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How Does a Surgical Nurse Spend a Workday?

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Surgical nurses are a vital part of the health care industry. They are responsible for preparing patients and finalizing the preparations for surgery. Without surgical nurses, patients would have less complete oversight before their surgery, as well as sub-standard postoperative care. Surgical nurses are required by law to complete additional training before being promoted to the position, and typically hold a higher position than regular nurses in the overall health care hierarchy. Properly trained surgical nurses are hardworking, dedicated and may work anywhere from 16 to 18 hours daily.

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A surgical nurse must begin her day before the surgeons arrive at the hospital. The surgical nurse will spend her morning meeting with patients to better assess their care requirements. The surgical nurse will read each patient's file and make notes where appropriate. The surgical nurse will re-interview the patient and allergies and medical histories will be confirmed so that no mistakes are made during the surgery. The surgical nurse will also confer with the patient's legal guardians to ensure that any living will paperwork is in order, and to discuss options in case there is a complication. The surgical nurse will review the patient's blood work and check the patient's heart rate, breathing and blood sugar levels to confirm that his vital statistics are within tolerable levels. Once the patient's medical status is deemed acceptable, the surgical nurse will supervise his preparation for surgery. The nurse will review the surgical procedure with the patient and will then administer pre-operative medication and chart the time that it was administered. As patients are discharged from surgery, the surgical nurse will check their vital signs and ensure that they are stable in recovery. Following the day's surgeries, the surgical nurse is responsible for monitoring the patients' conditions, ensuring that the surgical incisions are clean and properly closed. After the nurse's patients are discharged or asleep, the surgical nurse may spend time studying for continuing education requirements that state lawmakers mandate.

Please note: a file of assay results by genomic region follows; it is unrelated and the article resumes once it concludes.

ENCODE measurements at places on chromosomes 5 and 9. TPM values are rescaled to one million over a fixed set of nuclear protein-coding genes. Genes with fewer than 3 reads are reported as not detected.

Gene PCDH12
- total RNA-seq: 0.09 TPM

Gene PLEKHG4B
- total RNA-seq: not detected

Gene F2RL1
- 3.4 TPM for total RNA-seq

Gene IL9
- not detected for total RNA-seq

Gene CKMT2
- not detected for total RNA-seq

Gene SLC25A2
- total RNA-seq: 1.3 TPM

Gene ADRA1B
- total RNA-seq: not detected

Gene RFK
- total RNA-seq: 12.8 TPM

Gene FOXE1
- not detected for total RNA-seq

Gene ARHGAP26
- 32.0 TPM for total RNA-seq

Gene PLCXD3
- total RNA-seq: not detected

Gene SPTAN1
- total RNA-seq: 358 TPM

A surgical nurse is one of the most highly trained in the nursing profession. Their educational requirements are very stringent and rival that of physicians. Surgical nurses are chief among those responsible for postoperative care among patients, and have a direct impact on the quality and speed of recovery. A competent surgical nurse may care for as many as six patients at one time, and can easily keep track of their vital statistics.

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